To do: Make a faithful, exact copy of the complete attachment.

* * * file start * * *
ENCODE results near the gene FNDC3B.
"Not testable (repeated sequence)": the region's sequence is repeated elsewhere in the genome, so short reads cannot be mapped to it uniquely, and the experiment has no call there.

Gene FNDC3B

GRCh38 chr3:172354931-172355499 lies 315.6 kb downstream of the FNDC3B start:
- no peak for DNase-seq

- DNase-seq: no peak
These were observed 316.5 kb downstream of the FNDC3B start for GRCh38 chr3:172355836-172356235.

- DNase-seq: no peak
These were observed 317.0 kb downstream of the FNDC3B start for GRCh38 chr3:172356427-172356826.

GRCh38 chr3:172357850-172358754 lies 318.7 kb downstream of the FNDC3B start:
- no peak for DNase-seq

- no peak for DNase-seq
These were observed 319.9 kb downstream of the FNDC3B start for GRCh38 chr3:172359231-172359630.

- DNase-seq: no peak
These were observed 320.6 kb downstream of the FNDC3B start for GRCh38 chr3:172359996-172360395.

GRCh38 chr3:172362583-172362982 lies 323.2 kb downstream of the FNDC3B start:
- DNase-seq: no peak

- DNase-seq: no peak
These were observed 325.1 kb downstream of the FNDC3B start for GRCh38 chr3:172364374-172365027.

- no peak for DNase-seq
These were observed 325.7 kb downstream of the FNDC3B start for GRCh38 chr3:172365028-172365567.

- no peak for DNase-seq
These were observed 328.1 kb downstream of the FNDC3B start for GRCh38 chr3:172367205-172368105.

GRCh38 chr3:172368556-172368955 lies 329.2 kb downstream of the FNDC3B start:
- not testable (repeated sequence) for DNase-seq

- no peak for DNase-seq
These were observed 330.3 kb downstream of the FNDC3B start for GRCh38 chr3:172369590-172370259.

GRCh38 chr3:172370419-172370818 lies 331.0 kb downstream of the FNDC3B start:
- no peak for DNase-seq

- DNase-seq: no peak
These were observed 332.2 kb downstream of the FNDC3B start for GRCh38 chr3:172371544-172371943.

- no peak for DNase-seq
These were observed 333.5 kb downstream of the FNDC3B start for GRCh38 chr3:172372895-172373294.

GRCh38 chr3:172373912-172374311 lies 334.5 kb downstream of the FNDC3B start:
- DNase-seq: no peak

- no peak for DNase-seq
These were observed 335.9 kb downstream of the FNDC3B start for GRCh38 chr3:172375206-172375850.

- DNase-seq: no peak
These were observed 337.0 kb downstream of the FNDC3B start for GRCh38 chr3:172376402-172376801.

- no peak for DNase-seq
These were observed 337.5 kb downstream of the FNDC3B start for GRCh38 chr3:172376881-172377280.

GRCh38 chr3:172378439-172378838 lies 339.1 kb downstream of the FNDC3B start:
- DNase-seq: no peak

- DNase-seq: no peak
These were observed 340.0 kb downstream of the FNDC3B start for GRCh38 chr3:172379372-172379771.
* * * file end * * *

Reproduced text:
ENCODE results near the gene FNDC3B.
"Not testable (repeated sequence)": the region's sequence is repeated elsewhere in the genome, so short reads cannot be mapped to it uniquely, and the experiment has no call there.

Gene FNDC3B

GRCh38 chr3:172354931-172355499 lies 315.6 kb downstream of the FNDC3B start:
- no peak for DNase-seq

- DNase-seq: no peak
These were observed 316.5 kb downstream of the FNDC3B start for GRCh38 chr3:172355836-172356235.

- DNase-seq: no peak
These were observed 317.0 kb downstream of the FNDC3B start for GRCh38 chr3:172356427-172356826.

GRCh38 chr3:172357850-172358754 lies 318.7 kb downstream of the FNDC3B start:
- no peak for DNase-seq

- no peak for DNase-seq
These were observed 319.9 kb downstream of the FNDC3B start for GRCh38 chr3:172359231-172359630.

- DNase-seq: no peak
These were observed 320.6 kb downstream of the FNDC3B start for GRCh38 chr3:172359996-172360395.

GRCh38 chr3:172362583-172362982 lies 323.2 kb downstream of the FNDC3B start:
- DNase-seq: no peak

- DNase-seq: no peak
These were observed 325.1 kb downstream of the FNDC3B start for GRCh38 chr3:172364374-172365027.

- no peak for DNase-seq
These were observed 325.7 kb downstream of the FNDC3B start for GRCh38 chr3:172365028-172365567.

- no peak for DNase-seq
These were observed 328.1 kb downstream of the FNDC3B start for GRCh38 chr3:172367205-172368105.

GRCh38 chr3:172368556-172368955 lies 329.2 kb downstream of the FNDC3B start:
- not testable (repeated sequence) for DNase-seq

- no peak for DNase-seq
These were observed 330.3 kb downstream of the FNDC3B start for GRCh38 chr3:172369590-172370259.

GRCh38 chr3:172370419-172370818 lies 331.0 kb downstream of the FNDC3B start:
- no peak for DNase-seq

- DNase-seq: no peak
These were observed 332.2 kb downstream of the FNDC3B start for GRCh38 chr3:172371544-172371943.

- no peak for DNase-seq
These were observed 333.5 kb downstream of the FNDC3B start for GRCh38 chr3:172372895-172373294.

GRCh38 chr3:172373912-172374311 lies 334.5 kb downstream of the FNDC3B start:
- DNase-seq: no peak

- no peak for DNase-seq
These were observed 335.9 kb downstream of the FNDC3B start for GRCh38 chr3:172375206-172375850.

- DNase-seq: no peak
These were observed 337.0 kb downstream of the FNDC3B start for GRCh38 chr3:172376402-172376801.

- no peak for DNase-seq
These were observed 337.5 kb downstream of the FNDC3B start for GRCh38 chr3:172376881-172377280.

GRCh38 chr3:172378439-172378838 lies 339.1 kb downstream of the FNDC3B start:
- DNase-seq: no peak

- DNase-seq: no peak
These were observed 340.0 kb downstream of the FNDC3B start for GRCh38 chr3:172379372-172379771.